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Getting Past Confirmation Bias

Getting Past Confirmation Bias

Teaching isn’t easy, even less so when there are confirmation biases to overcome.Notepad with the handwritten heading "Confirmation Bias"

Put simply, confirmation bias is how we tend to look for information that confirms what we already believe and reject what might contradict it. Confirmation bias can affect the classroom on many levels.

  1. Students may have preconceived ideas about the course content. Instructors might creatively bypass this, for instance, by reframing discussion questions, asking a student to present a view that they disagree with rather than their own.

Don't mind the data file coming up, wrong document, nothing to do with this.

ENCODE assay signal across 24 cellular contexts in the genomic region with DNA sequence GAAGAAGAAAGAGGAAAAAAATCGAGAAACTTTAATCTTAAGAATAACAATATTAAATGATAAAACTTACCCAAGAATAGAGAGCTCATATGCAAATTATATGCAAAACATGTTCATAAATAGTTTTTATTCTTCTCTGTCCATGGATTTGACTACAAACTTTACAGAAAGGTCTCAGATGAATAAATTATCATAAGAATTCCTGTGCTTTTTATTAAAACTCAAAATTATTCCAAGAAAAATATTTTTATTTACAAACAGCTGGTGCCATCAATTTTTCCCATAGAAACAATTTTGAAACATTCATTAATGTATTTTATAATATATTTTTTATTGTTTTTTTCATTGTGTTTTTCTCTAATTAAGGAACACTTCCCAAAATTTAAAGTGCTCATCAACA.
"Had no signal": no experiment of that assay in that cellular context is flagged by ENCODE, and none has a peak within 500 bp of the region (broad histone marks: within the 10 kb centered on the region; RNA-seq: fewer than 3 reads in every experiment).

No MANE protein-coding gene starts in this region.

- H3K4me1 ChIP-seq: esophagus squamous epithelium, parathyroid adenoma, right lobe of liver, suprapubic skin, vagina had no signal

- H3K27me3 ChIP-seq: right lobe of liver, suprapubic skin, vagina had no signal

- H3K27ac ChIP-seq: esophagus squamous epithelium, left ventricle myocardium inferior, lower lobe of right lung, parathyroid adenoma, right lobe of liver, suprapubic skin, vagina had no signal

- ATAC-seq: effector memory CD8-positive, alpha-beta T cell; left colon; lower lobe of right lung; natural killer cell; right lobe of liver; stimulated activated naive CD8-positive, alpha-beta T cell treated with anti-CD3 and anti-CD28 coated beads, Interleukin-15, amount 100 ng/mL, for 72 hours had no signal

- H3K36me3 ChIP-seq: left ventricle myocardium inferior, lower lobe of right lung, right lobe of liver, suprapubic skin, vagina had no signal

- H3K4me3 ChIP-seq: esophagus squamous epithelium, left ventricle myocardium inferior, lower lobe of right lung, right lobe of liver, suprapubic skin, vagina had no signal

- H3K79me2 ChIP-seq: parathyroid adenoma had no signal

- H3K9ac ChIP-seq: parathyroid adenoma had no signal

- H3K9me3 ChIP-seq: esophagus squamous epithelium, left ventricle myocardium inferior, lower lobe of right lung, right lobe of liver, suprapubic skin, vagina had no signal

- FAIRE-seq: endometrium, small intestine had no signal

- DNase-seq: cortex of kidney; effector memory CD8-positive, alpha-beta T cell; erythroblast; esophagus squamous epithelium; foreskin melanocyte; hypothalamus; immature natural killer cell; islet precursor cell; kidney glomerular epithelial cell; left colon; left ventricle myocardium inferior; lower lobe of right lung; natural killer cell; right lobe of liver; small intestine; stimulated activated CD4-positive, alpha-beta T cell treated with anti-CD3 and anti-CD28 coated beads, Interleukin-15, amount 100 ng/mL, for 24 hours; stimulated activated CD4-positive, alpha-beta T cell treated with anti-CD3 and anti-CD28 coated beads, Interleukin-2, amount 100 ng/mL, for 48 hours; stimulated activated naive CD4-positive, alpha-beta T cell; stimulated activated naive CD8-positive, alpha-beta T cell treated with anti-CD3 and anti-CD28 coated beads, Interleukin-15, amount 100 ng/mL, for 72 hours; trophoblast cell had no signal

2. Students may have preconceived ideas about what counts as good teaching and a good teacher. We may want to introduce innovation, but students may view it with suspicion. So innovation might be best introduced slowly.
  3. We as instructors may also have preconceived notions about what makes for quality teaching, such as the largely debunked idea of learning styles. We might avoid this by continually ensuring our teaching is actually evidence-based.

One way to help ensure evidence-based practice is through the micro-courses and resources offered by Learning Design. Look out next month for a new course on debunking learning myths and urban legends! And if you have any questions, always feel free to reach out to us at learning_design@davidsondavie.edu.